Date of Degree
PhD (Doctor of Philosophy)
Frederick J. Boehmke
This dissertation demonstrates that the presence of the initiative process alters voting behavior in the selection of candidates. By allowing constituents to bypass their elected officials to directly select policy, the availability of the initiative leads to substitution between voters' concern over substantive versus symbolic representation. In states with heavy use of the initiative, votes for candidates depend less on the policy positions of the candidates but more on personal characteristics like integrity, attractiveness and descriptive representation. Predictions are derived from a formalization of the theory and are empirically tested using diverse types of data. I demonstrate diminished concern over policy positions through survey data. As use of the initiative increases, a multi-level model demonstrates that votes in that state are less dependent upon the similarity between respondent and candidate policy positions. Increased concern over the integrity of candidates demonstrated through decreased conviction rates for political corruption by the Department of Justice, and increased concern for descriptive representation is demonstrated by a greater balance in the gender of legislators in initiative states. Finally, I find that the personal attractiveness of legislators has a greater effect on votes in initiative states. This theory of substitution depends upon direct democracy leading to more representative policy which is a highly contested claim. This dissertation supports the substitution claim by demonstrating that the initiative does improve representation. I demonstrate how representation should be measured conceptually and statistically, replicate previous models, and then test the theory on an extensive new dataset.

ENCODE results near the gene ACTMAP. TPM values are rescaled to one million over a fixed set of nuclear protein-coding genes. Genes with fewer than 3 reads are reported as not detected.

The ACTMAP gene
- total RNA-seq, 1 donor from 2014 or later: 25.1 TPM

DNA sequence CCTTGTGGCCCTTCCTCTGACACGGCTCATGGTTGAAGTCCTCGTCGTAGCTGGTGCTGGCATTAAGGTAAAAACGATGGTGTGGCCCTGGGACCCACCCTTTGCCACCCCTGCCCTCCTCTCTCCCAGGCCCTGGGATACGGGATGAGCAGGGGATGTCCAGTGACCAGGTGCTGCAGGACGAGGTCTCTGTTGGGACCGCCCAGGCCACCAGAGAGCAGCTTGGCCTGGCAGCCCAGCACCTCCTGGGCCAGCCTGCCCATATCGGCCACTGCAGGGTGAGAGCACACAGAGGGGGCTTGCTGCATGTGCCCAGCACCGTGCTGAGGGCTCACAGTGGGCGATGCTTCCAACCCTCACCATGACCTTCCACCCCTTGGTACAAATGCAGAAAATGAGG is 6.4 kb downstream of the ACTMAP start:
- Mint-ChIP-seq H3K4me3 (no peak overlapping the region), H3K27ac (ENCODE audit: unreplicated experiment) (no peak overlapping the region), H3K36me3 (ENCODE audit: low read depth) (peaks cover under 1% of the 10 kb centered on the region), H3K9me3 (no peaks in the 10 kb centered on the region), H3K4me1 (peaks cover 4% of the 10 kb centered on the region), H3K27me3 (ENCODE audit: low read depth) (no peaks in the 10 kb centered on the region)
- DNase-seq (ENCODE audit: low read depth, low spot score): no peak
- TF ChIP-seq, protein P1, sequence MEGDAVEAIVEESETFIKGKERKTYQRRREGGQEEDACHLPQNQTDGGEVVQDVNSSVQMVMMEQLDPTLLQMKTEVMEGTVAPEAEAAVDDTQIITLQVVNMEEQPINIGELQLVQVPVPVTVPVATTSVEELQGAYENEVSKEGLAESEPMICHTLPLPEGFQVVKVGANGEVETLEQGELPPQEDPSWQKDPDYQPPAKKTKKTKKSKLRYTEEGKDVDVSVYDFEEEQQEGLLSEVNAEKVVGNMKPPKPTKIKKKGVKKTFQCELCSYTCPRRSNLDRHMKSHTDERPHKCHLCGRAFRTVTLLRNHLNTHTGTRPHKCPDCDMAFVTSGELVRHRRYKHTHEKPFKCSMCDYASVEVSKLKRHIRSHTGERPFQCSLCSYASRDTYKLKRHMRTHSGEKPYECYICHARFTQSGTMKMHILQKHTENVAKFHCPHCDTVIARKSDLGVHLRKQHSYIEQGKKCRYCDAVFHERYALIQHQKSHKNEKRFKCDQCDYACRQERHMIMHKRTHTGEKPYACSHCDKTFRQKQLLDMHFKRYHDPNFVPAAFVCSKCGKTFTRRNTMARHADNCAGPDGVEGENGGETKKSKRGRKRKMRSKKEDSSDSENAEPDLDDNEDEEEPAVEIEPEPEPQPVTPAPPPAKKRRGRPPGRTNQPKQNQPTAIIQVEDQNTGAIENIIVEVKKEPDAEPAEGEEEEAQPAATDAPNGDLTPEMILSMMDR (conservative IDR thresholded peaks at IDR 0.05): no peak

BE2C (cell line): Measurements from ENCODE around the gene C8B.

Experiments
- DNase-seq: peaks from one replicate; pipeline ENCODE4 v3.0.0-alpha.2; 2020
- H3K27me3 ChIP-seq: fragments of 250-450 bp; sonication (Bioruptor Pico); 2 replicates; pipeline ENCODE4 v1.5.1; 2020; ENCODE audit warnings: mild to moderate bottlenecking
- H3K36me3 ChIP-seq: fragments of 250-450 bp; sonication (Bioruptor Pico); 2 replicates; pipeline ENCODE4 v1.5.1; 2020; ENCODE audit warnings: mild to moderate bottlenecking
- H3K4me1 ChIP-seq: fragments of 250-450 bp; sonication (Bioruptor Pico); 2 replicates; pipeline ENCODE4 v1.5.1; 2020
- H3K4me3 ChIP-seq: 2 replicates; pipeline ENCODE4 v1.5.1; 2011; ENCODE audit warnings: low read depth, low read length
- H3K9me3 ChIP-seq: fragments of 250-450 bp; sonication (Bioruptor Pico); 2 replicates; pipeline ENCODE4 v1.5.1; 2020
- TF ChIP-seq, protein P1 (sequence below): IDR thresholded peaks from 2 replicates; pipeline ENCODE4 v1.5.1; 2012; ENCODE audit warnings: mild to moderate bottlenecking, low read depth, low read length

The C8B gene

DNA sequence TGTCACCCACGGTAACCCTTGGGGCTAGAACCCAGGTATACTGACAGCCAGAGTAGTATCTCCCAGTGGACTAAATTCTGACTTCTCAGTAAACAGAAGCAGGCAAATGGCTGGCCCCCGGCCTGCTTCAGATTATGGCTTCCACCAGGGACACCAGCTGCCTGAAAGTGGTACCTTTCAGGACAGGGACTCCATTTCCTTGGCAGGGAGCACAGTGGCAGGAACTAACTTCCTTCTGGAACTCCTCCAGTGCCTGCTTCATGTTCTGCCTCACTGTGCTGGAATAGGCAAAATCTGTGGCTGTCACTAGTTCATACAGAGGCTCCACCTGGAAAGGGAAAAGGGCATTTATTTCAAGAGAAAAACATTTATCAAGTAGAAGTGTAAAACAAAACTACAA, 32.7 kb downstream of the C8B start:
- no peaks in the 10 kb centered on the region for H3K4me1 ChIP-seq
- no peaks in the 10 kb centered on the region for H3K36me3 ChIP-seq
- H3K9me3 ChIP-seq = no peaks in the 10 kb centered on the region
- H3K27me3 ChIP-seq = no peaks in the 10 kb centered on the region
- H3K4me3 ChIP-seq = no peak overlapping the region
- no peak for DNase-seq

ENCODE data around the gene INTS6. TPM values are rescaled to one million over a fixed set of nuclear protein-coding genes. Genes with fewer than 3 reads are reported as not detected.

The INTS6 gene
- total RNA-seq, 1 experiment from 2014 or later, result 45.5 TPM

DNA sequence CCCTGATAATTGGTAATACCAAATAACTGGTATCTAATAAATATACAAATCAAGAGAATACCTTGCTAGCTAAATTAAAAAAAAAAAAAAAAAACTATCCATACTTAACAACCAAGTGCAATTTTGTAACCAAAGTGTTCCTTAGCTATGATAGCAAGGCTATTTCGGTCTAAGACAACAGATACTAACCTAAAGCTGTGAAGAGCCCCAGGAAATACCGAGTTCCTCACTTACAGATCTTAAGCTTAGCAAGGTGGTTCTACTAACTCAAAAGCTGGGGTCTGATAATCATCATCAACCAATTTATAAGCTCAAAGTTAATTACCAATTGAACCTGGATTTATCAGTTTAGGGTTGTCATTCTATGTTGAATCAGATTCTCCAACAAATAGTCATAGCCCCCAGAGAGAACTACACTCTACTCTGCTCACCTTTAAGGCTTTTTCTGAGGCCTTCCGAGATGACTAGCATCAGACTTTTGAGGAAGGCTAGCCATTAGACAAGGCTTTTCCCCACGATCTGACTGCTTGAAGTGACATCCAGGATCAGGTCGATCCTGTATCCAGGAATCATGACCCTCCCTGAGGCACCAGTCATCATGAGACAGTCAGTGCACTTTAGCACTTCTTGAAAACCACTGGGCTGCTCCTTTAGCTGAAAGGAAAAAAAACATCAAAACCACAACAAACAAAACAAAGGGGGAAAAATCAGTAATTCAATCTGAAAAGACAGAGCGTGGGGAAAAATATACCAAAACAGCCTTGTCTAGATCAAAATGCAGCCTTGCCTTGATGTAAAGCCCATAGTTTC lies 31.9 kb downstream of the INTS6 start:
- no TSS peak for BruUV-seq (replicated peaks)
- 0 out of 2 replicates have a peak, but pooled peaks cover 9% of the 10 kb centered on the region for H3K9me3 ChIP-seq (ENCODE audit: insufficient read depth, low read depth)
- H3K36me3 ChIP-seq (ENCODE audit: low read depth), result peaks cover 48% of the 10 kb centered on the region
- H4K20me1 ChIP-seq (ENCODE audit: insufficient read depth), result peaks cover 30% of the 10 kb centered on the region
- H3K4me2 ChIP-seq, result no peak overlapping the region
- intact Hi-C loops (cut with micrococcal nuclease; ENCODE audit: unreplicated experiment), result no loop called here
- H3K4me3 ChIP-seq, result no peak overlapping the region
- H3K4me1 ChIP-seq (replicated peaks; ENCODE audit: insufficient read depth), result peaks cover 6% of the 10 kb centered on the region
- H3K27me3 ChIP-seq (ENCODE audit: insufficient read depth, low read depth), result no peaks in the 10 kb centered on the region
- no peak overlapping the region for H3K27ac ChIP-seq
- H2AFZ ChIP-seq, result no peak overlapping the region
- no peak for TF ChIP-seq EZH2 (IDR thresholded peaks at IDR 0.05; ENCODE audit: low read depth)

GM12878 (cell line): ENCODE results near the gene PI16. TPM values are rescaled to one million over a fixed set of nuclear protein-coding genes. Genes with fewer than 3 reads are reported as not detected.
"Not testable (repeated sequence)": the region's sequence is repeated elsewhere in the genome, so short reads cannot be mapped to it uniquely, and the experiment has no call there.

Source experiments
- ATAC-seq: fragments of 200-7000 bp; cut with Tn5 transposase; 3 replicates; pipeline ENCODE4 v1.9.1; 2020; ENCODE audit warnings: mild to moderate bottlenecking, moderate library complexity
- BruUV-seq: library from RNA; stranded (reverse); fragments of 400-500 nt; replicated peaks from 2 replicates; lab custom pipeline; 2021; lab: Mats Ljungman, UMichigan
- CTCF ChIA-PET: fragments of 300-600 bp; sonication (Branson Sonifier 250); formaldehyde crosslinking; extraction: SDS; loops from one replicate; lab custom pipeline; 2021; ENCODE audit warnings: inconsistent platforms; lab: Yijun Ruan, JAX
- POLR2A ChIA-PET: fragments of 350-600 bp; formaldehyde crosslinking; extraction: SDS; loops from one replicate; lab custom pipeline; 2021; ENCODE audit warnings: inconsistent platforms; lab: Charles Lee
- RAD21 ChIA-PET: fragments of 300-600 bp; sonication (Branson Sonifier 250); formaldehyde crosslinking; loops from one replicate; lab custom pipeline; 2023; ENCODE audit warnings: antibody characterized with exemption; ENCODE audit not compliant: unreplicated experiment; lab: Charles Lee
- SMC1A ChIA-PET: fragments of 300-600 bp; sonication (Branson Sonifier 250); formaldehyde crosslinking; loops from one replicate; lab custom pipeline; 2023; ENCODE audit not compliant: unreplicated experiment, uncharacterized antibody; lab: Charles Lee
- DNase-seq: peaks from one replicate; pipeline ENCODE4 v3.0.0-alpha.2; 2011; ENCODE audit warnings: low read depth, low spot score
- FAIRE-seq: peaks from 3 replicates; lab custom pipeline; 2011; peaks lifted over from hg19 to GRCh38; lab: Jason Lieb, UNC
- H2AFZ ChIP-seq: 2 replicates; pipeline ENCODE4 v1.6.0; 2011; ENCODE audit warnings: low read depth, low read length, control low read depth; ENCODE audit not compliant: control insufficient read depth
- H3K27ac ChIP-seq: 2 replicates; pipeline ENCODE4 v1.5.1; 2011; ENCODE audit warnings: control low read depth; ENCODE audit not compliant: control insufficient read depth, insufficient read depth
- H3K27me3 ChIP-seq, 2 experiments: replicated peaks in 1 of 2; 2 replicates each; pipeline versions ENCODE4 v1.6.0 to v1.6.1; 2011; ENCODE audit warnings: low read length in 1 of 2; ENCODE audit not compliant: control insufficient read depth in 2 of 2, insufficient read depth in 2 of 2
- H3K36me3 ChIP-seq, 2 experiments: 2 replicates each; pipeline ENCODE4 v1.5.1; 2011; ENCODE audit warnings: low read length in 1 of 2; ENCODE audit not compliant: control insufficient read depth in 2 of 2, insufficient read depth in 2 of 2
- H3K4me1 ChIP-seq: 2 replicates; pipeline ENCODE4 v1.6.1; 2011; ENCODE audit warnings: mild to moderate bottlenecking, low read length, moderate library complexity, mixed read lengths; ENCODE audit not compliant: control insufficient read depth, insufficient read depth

Copyright 2010 James Allen Rydberg